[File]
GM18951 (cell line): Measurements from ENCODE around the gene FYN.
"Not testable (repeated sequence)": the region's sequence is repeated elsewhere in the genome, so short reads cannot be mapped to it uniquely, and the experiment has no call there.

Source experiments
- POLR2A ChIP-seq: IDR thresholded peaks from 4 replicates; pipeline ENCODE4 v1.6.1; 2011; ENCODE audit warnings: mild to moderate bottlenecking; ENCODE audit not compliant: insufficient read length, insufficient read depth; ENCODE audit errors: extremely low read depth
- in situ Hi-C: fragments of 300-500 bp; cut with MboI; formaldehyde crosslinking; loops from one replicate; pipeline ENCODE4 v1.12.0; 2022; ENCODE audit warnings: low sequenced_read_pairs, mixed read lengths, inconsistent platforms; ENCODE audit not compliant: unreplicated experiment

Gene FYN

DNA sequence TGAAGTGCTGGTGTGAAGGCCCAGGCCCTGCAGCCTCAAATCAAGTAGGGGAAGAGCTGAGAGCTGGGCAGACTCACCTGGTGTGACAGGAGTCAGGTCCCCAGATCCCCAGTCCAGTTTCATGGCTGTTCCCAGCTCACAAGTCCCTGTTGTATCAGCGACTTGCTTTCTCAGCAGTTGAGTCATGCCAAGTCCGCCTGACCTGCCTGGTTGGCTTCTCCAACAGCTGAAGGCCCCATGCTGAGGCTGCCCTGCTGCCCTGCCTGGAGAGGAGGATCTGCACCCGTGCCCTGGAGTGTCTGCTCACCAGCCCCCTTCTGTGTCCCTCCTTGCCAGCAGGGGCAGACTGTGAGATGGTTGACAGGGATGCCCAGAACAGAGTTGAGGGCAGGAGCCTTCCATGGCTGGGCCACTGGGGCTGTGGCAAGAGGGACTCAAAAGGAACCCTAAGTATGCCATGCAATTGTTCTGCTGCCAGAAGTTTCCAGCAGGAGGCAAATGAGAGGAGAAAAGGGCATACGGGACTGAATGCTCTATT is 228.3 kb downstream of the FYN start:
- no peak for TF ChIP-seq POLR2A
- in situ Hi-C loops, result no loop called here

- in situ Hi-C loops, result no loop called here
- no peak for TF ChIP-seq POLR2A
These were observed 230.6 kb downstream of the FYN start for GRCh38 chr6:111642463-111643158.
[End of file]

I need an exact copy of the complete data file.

GM18951 (cell line): Measurements from ENCODE around the gene FYN.
"Not testable (repeated sequence)": the region's sequence is repeated elsewhere in the genome, so short reads cannot be mapped to it uniquely, and the experiment has no call there.

Source experiments
- POLR2A ChIP-seq: IDR thresholded peaks from 4 replicates; pipeline ENCODE4 v1.6.1; 2011; ENCODE audit warnings: mild to moderate bottlenecking; ENCODE audit not compliant: insufficient read length, insufficient read depth; ENCODE audit errors: extremely low read depth
- in situ Hi-C: fragments of 300-500 bp; cut with MboI; formaldehyde crosslinking; loops from one replicate; pipeline ENCODE4 v1.12.0; 2022; ENCODE audit warnings: low sequenced_read_pairs, mixed read lengths, inconsistent platforms; ENCODE audit not compliant: unreplicated experiment

Gene FYN

DNA sequence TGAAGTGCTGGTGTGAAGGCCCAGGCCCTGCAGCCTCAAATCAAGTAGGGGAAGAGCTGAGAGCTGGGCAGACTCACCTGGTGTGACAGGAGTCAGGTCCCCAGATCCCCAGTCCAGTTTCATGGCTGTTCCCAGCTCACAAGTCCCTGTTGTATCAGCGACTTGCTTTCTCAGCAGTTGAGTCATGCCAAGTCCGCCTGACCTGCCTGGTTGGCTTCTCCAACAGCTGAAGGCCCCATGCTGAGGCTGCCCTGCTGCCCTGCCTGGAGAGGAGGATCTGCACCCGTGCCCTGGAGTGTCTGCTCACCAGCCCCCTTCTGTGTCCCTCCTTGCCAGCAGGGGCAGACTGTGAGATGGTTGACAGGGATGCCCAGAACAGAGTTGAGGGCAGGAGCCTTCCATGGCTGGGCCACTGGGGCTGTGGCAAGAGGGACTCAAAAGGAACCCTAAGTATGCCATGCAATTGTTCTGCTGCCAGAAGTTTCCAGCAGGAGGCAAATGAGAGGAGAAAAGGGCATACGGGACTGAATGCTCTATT is 228.3 kb downstream of the FYN start:
- no peak for TF ChIP-seq POLR2A
- in situ Hi-C loops, result no loop called here

- in situ Hi-C loops, result no loop called here
- no peak for TF ChIP-seq POLR2A
These were observed 230.6 kb downstream of the FYN start for GRCh38 chr6:111642463-111643158.